• You aren’t able to provide skills training (in cases where the problem results from poor skills rather than low motivation).
  • You aren’t able to provide feedback about the behavior, either informally or in performance reviews, so how can people improve their performance even if they want to?
  • You aren’t able to reward the people who are doing what you want. Nor can you penalize people who are not doing what you want.

“Some people will do what you want anyway, for personal reasons, but effective leaders create cultures that inspire and motivate people to do the right things. Effective leaders don’t sit idly by while hoping their people will behave ethically and perform competently. And they most certainly do not create or permit the existence of cultures that encourage and reward bad behavior.”

Emphasis above is mine. “Effective leaders don’t sit idly by.” I would argue you can’t call yourself a leader at all if you choose to “let culture happen” rather than proactively stepping up to shape it to what you know is needed for organization success. As Steve so eloquently points out, real leaders:

  1. Define desired behaviors that support an effective culture
  2. Consistently, frequently and in a timely way recognize and reward employees who demonstrate those desired behaviors
  3. Use the data collected around behaviors recognized (and not recognized) to intervene and reinforce further or retrain where necessary

Culture creation can be a passive event. Successful companies, however, create the culture they want through the daily behaviors, actions and results of every employee.

How would you define your culture? What behaviors are recognized? Rewarded? Ignored? Are your leaders effective at creating a desirable culture?

Compensation Cafe: Reverse the Purse – Get More Out of Spot Awards than Annual Incentives

Recognize This! – The frequency, timeliness and specificity of spot recognition delivers much greater benefit than delayed annual awards.

In my most recent post on Compensation Cafe, I look at recent survey results from a a WorldatWork, Deloitte Consulting and Vivient Consulting report, showing employee incentive plans (as they term them) in various forms are alive and well (click through for the full report).


I go on to discuss why and how companies can derive much greater value from reversing the investment levels in annual incentive plans and spot awards. Go to Compensation Cafe to see the details.

Compensation Cafe: 3 Lessons Learned from Over-Reliance on Pay for Performance

Recognize This! – Recognitions serves a distinct and critical role from compensation. Don’t confuse the two.

Check out my post this week on Compensation Cafe in which I share the story of one team of highly skilled professionals in one very large organization and how a sole focus (poorly implemented) on compensation as a substitute for true recognition affects their daily motivation and engagement.

Specifically, I talk about 3 lessons learned from these bad practices:

  1. Moving the merit target.
  2. Hitting the pay range ceiling.
  3. “Promoting” to salary but reducing earnings.

All three instances led to one result – growing employee resentment. Of course, these examples speak to poor management practices and poor implementation of how pay-for-performance is intended in the organization. The obvious solution is better management training. But a first step should be an honest, direct conversation with the entire team on their value to the organization and how that is compensated.

Even better, would be to stop relying solely on compensation and pay for performance as a means of communicating to employees the worth of their contributions to the organization. Yes, managers should better implement the program as intended, but additional levers should be added – primarily, a frequent, timely and specific social recognition approach. Every day, encourage all employees to notice and appreciate the good work of their colleagues and recognize them for it. Make it possible for celebration and acknowledgement of success to happen in line with the daily work, stop killing employee desire to do the work, and see motivation grow.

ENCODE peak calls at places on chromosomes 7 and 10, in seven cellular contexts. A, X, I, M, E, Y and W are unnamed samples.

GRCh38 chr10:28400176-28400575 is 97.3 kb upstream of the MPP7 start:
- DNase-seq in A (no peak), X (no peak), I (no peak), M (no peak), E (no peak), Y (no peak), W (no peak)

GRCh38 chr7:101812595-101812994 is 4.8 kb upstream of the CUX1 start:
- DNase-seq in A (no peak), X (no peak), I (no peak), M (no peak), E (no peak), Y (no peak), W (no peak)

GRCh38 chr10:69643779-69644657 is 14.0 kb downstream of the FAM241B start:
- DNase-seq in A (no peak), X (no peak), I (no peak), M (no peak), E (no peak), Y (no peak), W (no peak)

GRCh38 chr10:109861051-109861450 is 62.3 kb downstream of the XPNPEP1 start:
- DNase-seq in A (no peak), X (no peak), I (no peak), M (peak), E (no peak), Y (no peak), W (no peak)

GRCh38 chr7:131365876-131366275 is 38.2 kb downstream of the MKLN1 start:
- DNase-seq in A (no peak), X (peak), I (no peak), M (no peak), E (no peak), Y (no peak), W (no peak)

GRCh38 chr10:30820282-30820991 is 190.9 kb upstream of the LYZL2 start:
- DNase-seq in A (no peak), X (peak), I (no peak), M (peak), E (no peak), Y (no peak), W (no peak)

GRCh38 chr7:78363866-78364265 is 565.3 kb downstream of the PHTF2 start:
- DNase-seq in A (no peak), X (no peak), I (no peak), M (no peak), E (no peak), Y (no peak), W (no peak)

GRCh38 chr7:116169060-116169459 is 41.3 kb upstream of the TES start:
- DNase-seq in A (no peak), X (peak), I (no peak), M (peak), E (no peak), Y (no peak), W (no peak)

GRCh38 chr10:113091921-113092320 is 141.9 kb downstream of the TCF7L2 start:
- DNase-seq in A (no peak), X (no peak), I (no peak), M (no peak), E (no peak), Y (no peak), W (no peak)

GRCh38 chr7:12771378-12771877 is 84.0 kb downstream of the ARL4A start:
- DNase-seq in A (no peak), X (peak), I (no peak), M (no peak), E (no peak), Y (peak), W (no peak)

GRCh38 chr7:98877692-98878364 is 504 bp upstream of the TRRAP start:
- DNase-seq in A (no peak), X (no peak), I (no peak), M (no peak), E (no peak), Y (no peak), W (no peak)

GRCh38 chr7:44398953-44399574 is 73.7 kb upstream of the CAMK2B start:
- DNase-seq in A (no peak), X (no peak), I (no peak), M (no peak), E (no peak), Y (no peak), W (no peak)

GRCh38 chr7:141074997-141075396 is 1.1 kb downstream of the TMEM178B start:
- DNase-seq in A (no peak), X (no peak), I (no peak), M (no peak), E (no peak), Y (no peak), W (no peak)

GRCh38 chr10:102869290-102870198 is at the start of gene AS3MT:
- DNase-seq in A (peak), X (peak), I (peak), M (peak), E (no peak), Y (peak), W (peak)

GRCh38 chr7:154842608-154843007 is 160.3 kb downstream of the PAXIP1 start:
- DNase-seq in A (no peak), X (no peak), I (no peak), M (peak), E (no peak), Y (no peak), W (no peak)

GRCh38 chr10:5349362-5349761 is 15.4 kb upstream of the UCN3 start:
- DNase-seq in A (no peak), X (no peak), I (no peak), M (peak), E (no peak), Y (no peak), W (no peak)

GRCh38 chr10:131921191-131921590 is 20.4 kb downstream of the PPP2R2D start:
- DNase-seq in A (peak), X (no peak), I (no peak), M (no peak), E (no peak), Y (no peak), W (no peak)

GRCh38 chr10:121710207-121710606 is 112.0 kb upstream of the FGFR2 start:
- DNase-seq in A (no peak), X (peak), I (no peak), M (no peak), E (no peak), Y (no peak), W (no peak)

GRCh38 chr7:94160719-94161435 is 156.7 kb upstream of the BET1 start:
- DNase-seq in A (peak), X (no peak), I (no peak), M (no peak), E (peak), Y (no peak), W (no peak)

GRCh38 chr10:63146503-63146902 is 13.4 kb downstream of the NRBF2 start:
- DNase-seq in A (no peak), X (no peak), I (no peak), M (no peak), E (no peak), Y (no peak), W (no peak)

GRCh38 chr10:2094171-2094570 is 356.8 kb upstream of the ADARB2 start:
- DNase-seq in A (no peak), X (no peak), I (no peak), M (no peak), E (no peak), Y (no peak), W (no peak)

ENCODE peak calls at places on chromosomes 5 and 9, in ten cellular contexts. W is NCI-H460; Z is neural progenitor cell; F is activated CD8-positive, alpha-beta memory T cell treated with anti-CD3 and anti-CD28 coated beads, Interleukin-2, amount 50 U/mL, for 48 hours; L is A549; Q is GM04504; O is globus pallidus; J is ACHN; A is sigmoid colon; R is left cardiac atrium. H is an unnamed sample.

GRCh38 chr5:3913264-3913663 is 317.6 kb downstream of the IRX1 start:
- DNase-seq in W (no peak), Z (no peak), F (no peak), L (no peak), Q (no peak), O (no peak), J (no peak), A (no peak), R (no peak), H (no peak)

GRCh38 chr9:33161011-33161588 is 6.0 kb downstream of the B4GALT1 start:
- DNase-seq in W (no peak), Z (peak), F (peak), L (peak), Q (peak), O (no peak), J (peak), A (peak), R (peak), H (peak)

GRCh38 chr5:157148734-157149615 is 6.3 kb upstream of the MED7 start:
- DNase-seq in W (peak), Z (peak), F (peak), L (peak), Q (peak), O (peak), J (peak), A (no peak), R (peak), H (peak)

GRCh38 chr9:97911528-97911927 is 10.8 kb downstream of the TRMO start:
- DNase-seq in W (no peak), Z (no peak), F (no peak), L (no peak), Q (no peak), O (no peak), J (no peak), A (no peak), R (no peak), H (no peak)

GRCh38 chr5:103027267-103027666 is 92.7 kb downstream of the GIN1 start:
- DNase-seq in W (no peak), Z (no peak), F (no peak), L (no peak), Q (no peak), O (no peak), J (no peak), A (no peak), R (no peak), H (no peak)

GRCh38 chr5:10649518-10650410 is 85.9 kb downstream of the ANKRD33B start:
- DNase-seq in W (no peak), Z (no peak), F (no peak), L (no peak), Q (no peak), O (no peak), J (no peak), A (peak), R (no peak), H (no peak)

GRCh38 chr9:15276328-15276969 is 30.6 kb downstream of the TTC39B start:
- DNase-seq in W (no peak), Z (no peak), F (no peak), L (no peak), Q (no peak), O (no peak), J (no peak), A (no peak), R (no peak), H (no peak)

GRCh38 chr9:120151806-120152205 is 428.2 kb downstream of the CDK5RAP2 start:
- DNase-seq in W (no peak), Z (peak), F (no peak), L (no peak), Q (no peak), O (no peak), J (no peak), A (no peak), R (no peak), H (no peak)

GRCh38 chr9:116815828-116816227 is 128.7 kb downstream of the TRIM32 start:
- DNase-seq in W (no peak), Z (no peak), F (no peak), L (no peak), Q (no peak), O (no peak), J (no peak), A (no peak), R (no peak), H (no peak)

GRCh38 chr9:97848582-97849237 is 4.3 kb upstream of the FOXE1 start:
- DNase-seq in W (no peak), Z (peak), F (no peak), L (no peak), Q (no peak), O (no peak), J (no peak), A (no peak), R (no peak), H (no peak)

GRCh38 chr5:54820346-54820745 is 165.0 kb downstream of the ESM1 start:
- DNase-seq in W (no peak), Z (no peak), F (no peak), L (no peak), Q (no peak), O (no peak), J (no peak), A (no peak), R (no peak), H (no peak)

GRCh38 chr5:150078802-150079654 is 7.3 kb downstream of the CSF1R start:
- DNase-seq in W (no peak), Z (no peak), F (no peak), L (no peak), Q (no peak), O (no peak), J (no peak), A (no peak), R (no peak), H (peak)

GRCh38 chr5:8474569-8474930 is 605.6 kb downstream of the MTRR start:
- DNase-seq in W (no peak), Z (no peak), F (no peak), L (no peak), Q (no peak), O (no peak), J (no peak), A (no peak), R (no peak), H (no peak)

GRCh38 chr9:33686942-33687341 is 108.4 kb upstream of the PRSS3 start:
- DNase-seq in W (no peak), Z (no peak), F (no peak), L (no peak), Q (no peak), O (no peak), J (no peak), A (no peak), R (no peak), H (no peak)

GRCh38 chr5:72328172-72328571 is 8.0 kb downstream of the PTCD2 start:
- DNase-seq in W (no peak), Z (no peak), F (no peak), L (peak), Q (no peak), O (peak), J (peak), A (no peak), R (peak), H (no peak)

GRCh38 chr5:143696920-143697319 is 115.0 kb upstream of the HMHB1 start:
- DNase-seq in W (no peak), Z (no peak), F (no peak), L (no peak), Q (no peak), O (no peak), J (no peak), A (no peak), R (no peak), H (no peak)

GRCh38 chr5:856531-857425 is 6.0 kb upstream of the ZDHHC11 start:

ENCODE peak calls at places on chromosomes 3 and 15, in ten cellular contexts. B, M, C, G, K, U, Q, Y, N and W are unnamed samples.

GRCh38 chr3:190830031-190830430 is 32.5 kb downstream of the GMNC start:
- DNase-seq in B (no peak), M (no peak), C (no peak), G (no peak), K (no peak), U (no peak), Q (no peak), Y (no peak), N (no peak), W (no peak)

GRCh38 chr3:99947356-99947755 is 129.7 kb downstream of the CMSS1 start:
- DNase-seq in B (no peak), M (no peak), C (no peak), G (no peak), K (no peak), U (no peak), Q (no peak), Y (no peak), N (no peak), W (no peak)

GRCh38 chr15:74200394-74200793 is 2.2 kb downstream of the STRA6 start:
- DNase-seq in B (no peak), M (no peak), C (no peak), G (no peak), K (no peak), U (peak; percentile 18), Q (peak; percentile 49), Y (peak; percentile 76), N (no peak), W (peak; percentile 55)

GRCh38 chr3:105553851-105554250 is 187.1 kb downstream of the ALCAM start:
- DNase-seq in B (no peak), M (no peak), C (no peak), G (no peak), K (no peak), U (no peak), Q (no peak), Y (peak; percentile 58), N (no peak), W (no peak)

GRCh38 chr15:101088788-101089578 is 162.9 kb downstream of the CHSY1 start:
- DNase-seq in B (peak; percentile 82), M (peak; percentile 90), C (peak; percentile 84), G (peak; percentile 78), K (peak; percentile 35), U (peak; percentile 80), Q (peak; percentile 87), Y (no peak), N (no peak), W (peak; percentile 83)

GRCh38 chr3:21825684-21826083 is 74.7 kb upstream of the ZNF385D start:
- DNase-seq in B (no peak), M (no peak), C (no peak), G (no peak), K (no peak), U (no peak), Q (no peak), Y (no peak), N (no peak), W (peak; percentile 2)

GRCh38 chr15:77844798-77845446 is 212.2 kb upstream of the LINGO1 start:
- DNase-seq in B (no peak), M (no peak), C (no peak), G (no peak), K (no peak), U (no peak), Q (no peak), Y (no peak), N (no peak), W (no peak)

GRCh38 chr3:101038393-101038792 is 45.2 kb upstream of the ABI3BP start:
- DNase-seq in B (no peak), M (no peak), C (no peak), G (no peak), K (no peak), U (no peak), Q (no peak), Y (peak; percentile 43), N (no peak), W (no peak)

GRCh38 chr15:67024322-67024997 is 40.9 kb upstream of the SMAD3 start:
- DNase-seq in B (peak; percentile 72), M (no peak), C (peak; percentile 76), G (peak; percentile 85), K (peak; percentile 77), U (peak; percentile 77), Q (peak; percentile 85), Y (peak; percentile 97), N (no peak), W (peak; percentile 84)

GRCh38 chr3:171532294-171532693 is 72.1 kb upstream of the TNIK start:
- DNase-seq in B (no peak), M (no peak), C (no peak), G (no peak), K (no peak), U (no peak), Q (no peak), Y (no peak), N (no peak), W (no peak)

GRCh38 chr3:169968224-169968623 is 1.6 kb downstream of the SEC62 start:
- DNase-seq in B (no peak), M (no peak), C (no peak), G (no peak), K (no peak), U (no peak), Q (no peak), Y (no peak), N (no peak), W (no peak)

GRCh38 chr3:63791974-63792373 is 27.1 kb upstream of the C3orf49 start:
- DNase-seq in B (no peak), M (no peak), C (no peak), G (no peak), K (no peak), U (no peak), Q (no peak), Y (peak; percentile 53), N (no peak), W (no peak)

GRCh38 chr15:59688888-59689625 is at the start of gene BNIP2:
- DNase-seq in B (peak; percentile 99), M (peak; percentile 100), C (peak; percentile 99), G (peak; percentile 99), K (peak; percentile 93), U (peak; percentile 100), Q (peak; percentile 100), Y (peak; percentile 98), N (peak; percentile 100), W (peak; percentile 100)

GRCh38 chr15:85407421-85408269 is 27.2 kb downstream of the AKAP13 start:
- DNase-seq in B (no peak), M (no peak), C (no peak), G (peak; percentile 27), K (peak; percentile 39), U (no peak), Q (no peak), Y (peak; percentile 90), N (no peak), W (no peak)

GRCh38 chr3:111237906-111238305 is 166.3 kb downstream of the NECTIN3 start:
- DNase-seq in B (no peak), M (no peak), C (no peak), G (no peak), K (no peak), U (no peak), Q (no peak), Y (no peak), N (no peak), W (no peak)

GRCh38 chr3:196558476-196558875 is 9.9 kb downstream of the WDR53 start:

Has the Merit Increase Run Its Course?

Recognize This! – Merit increases no longer offer the differentiation they once did for true “pay for performance.” Perhaps it’s time to consider new approaches.

It’s that time of year! You can feel it in the air. The anticipation… the preparation… the dread.

No, not Spring. The annual performance review. Many companies target the March/April timeframe for conducting the reviews and handing out merit increases. Except, of course, for those who choose to disassociate the review from the pay increase in an effort to communicate to employees that the review itself has nothing to do with raises. (This is futile, by the way. Everyone knows their raise is dependent on the review in some fashion.)

Too many employees (and managers, for that matter) muddle through the performance review process simply to get to the merit increase possibility on the other side. But how relevant is that increase in today’s workforce? Merit increases remain stagnant at about 3 percent (not much better than cost of living), and companies continue to sit on record profits, choosing to maintain and increase margins rather than hire or increase wages.

Ann Bares, editor of Compensation Café and author of the Compensation Force blog, recently dug into this more, asking:

“There are rumblings underfoot among compensation and HR professionals concerning the once sacrosanct annual merit increase and whether the time may have come to (really) shake things up.

“Should we be moving away from the one-size-fits-all, same-for-(nearly)every-employee merit matrix to something more differentiated, more strategic?  Is it time to reconsider the ‘once each year’ timing and look at other, particularly longer, alternatives?  Should we finally get serious about shifting some portion of this annual increase in fixed base over to some sort of variable opportunity?”

Ann is running a brief survey on just this topic, and I’m very interested in the findings. Long-time readers know I am not an advocate of the annual cash bonus (as it quickly becomes an expected part of compensation), and merit increases no longer hold enough differentiation to matter (low performers get 2.3%, mid performers get 2.5-2.7%, high performers get 3.0). We might as well be honest and call these “merit” increases what they really are – cost of living increases – and turn to new ways appropriately recognize and reward those who go above and beyond. And we should do so in a frequent, timely and specific way, instead of reserving our praise and appreciation for the annual review or annual bonus.